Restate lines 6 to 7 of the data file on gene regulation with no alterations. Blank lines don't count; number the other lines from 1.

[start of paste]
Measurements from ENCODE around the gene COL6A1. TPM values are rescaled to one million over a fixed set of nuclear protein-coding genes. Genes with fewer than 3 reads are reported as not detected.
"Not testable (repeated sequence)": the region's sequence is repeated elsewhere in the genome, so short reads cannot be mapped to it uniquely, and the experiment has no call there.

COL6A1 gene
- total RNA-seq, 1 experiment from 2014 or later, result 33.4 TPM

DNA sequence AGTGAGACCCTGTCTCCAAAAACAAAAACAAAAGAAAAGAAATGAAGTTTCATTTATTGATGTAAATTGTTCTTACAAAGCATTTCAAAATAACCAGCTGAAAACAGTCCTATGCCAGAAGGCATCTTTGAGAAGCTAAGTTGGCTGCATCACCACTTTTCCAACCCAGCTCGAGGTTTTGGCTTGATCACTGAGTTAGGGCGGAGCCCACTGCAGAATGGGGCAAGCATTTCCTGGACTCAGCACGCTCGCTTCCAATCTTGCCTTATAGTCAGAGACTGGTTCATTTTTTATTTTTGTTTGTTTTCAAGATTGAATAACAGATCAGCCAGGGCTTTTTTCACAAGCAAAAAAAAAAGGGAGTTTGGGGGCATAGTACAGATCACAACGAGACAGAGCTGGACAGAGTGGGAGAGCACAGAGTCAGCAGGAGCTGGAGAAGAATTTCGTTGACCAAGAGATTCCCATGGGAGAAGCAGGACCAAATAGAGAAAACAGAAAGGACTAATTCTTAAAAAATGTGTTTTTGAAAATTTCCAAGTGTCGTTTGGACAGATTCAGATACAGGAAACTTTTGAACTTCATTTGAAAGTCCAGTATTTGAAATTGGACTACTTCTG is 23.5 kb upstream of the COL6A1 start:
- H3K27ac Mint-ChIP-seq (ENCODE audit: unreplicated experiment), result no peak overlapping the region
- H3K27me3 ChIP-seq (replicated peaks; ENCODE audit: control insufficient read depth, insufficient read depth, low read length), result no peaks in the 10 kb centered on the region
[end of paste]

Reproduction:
- H3K27ac Mint-ChIP-seq (ENCODE audit: unreplicated experiment), result no peak overlapping the region
- H3K27me3 ChIP-seq (replicated peaks; ENCODE audit: control insufficient read depth, insufficient read depth, low read length), result no peaks in the 10 kb centered on the region